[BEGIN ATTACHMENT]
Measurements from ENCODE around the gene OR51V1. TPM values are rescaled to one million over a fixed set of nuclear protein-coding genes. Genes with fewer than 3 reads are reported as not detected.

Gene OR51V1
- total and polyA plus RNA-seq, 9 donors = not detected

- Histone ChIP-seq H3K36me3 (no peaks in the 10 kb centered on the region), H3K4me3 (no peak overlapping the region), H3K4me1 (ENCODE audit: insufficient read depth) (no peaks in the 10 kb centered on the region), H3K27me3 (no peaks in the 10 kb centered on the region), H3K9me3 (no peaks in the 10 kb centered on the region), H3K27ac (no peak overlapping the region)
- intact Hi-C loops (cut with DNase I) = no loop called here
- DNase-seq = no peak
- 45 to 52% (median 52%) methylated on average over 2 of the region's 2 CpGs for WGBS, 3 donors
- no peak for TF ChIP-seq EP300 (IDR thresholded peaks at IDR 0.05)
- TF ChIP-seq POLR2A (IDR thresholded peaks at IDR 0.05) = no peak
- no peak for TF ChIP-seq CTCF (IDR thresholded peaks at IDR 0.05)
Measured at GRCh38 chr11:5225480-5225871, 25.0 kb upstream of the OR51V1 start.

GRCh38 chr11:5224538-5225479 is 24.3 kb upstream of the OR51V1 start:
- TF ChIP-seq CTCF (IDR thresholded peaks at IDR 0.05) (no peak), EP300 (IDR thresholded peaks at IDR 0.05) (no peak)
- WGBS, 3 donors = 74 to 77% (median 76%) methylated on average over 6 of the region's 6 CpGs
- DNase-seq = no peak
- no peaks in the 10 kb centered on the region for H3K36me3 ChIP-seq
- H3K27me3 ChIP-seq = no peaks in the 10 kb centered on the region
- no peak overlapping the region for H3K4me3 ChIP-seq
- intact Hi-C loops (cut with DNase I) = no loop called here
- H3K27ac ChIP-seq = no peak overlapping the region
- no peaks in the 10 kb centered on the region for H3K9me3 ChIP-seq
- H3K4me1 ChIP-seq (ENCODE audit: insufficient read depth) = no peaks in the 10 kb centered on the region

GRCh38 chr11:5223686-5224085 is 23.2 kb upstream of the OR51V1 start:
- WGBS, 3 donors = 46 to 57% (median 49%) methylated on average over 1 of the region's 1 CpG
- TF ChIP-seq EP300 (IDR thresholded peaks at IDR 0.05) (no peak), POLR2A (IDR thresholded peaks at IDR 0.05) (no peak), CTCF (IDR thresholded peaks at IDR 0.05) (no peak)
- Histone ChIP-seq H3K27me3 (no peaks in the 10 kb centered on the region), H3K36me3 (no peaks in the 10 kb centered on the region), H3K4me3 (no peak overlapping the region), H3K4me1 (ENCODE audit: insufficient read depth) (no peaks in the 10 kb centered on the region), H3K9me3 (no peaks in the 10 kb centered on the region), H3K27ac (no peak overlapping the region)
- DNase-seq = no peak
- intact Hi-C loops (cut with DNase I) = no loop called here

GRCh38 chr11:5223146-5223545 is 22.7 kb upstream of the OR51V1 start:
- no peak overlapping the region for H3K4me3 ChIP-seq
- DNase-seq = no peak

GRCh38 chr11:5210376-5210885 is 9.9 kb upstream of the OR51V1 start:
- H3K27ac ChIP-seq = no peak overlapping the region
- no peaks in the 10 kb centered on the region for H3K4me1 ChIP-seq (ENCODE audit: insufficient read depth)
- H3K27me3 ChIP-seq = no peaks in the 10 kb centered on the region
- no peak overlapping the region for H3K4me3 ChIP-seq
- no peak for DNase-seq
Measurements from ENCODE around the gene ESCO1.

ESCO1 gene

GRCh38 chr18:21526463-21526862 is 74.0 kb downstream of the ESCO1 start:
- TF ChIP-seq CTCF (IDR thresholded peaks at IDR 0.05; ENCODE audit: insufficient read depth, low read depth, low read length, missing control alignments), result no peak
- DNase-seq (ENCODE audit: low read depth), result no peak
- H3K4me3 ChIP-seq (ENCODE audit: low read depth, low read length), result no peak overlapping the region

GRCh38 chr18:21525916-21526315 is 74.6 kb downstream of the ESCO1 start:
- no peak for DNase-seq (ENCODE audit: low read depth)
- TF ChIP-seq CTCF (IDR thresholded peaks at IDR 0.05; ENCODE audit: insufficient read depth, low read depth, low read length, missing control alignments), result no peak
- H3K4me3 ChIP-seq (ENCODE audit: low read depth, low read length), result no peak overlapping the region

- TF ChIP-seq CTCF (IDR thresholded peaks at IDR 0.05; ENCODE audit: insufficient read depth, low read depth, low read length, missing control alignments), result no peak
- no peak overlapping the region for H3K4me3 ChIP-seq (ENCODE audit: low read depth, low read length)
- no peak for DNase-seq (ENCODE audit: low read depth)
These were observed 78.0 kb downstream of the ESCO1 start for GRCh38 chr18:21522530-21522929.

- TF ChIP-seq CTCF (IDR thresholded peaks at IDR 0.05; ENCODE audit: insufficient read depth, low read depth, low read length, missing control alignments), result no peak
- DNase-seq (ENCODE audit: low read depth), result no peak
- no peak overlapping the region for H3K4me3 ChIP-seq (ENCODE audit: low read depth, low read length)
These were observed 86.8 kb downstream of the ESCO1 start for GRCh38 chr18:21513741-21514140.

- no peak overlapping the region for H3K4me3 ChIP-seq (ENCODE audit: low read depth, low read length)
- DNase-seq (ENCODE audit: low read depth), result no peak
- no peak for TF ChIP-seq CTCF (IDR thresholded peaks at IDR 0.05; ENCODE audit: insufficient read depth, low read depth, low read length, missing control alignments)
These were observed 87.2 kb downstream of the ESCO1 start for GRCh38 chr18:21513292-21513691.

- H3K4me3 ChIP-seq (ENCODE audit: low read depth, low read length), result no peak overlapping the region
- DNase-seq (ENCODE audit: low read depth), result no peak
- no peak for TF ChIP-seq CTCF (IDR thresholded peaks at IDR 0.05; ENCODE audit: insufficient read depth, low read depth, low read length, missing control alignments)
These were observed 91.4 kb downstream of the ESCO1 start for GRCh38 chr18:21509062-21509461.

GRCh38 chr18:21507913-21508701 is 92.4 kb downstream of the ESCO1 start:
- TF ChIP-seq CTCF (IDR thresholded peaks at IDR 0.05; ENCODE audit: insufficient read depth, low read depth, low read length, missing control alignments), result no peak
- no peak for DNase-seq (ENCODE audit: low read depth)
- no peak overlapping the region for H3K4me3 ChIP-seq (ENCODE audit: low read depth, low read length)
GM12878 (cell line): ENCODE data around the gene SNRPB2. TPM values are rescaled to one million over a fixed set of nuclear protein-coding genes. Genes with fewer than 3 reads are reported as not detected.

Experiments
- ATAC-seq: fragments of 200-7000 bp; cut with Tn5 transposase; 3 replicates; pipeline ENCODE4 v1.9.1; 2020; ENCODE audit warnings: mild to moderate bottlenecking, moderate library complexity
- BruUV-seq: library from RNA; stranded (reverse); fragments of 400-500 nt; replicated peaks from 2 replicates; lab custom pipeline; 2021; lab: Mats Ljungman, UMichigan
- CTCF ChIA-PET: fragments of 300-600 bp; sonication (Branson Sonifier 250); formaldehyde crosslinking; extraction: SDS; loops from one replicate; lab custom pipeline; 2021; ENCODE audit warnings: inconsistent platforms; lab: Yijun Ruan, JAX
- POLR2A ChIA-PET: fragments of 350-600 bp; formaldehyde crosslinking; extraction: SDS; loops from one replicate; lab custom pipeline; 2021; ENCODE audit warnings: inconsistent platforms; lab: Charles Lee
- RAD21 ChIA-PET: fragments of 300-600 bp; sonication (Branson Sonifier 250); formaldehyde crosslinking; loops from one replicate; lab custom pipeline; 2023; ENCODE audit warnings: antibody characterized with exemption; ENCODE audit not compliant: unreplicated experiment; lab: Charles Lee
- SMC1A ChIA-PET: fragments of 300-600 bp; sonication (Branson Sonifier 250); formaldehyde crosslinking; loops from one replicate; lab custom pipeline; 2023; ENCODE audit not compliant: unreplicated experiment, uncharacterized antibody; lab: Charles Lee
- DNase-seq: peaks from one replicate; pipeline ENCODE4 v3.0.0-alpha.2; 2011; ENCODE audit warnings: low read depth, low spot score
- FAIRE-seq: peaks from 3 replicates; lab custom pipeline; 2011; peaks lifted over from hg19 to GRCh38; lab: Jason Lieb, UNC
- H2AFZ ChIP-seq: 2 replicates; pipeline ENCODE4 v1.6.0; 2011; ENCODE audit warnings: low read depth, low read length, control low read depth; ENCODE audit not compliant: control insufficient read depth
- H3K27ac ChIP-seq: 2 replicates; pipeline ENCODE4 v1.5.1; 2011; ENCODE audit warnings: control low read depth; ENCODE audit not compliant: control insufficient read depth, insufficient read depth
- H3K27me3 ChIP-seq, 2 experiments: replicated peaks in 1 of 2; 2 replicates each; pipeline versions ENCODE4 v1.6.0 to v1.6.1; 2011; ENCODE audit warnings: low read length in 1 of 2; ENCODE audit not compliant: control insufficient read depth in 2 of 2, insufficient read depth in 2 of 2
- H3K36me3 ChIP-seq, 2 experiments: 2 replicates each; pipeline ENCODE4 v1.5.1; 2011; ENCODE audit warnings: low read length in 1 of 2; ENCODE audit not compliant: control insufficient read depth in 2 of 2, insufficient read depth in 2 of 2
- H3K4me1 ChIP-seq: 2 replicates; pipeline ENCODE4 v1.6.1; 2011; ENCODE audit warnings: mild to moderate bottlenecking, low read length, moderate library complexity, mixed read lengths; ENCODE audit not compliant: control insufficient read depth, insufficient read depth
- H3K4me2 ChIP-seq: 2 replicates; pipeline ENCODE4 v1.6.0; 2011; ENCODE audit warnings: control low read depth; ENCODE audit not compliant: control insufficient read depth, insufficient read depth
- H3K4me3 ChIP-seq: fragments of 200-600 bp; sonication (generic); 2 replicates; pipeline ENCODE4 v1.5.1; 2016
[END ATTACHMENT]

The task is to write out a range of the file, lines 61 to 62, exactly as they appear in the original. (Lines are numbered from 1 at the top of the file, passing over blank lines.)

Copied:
- DNase-seq (ENCODE audit: low read depth), result no peak
- no peak for TF ChIP-seq CTCF (IDR thresholded peaks at IDR 0.05; ENCODE audit: insufficient read depth, low read depth, low read length, missing control alignments)